The most important role of any government is the protection of the people it serves and their property.
While the most obvious parts of this mission include police and fire protection, drainage issues are also important. Residents near Belhaven and Eubanks Creeks in Jackson are hoping for a permanent solution after another flash flood hit their communities.
The two streams are little more than drainage ditches that flow into the Pearl River, but when a large rainfall event like August 12 or July 25 occur, the stormwater runoff is too much for them to handle. The water rises quickly, transforming once-peaceful streets into rivers wild. The flood waters inundate yards and lap up against back porches of frustrated residents.
Many residents have said that the flooding continues to worsen. Upstream of their neighborhoods is large-scale development, such as the University of Mississippi Medical Center and the growing Fondren area. With the increased number of parking lots and other concrete surfaces upstream, the velocity of stormwater is too much for the system to handle during a big rain event.
The city needs to do a better job of ensuring that any new development doesn’t cause problems for those downstream and investigate whether existing development is contributing to flooding.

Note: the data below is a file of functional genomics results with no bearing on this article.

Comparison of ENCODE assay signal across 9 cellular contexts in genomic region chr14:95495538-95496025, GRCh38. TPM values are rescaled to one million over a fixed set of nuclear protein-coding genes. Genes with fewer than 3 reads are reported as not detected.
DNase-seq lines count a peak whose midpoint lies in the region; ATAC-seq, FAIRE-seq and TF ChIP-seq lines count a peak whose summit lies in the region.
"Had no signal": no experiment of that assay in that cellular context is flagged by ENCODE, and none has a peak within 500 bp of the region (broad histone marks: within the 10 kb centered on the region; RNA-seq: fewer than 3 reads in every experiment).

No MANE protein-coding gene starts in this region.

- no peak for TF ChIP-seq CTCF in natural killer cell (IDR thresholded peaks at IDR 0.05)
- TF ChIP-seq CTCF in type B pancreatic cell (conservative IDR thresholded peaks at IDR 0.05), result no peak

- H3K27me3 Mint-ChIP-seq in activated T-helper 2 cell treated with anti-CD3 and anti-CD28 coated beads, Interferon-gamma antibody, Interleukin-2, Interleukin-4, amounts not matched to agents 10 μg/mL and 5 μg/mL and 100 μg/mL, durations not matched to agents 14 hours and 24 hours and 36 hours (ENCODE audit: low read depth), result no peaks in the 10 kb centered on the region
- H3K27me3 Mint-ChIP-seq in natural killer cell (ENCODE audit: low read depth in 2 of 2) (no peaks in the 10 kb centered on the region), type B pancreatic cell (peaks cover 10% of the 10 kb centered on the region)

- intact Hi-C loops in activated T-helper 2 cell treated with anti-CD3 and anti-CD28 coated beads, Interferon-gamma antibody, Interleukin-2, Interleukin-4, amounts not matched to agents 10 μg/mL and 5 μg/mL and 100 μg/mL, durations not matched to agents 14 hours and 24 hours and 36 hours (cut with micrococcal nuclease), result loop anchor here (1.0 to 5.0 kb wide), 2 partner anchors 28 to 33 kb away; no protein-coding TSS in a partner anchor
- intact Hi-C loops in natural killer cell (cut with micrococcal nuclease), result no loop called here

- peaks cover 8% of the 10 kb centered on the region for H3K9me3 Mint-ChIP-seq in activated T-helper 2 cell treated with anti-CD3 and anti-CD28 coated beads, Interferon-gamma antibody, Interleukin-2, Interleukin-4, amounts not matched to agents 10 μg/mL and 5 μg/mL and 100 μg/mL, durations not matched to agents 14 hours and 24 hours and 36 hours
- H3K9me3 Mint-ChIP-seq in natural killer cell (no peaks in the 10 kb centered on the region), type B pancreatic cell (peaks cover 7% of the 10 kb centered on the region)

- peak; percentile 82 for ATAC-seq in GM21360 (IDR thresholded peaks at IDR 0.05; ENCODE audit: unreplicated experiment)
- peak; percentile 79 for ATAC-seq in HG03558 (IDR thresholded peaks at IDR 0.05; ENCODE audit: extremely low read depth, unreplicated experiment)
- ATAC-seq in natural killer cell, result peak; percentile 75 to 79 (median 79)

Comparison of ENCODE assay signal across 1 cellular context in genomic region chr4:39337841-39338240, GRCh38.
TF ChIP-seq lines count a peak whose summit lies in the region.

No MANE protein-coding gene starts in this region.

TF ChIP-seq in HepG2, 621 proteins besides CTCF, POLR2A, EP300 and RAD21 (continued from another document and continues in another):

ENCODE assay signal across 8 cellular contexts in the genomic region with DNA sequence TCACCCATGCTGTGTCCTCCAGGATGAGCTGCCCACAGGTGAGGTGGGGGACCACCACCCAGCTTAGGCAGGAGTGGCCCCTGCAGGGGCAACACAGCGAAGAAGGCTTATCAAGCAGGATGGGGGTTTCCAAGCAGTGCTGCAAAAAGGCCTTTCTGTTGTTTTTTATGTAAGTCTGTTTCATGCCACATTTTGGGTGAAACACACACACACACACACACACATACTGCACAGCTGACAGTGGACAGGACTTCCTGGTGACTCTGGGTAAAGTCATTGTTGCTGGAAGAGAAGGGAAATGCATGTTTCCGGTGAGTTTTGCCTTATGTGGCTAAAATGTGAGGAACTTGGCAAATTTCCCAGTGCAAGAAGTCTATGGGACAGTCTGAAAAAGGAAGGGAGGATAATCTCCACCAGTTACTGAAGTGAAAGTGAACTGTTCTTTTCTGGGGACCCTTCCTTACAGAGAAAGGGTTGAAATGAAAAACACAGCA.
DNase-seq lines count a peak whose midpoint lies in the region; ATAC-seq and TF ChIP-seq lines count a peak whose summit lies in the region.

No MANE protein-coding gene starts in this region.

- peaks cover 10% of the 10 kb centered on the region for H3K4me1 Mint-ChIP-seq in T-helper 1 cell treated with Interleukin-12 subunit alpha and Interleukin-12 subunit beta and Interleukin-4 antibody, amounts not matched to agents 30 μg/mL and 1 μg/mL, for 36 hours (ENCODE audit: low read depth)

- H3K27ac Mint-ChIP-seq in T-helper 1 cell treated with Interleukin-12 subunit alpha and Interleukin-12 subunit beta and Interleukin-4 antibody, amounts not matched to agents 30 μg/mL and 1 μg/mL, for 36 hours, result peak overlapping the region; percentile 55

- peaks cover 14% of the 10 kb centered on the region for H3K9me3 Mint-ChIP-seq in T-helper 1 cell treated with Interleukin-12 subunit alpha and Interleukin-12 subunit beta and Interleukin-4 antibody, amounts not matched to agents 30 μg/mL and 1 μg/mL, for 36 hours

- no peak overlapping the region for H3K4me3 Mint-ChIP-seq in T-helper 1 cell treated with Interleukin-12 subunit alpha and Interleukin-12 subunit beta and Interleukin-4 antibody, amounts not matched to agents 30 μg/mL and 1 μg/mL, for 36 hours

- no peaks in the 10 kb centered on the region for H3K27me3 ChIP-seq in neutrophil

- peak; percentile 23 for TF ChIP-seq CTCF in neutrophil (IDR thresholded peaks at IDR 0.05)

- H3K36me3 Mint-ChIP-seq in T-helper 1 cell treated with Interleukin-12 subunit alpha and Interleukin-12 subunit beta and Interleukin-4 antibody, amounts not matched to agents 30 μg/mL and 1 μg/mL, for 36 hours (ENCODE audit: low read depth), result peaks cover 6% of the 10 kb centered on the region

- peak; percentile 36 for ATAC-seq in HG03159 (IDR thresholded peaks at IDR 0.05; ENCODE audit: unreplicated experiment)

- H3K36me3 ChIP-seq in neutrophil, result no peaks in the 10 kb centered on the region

Also, new culverts and deeper ditches that can handle more stormwater are required as well and are already part of current plans that need to be implemented.
UMMC needs to build more retention ponds to slow the velocity of runoff from its property, because it built less than half of the flood control structures it promised when it received a permit from the Mississippi Department of Environmental Quality for new on-campus construction.
Drainage is an unsexy, but vital part of Jackson’s infrastructure that’s been neglected by city government for too long. Fixing these issues will require a cooperative approach between property owners, the city, UMMC and developers, but the rewards for keeping people’s yards and homes flood free is worth it.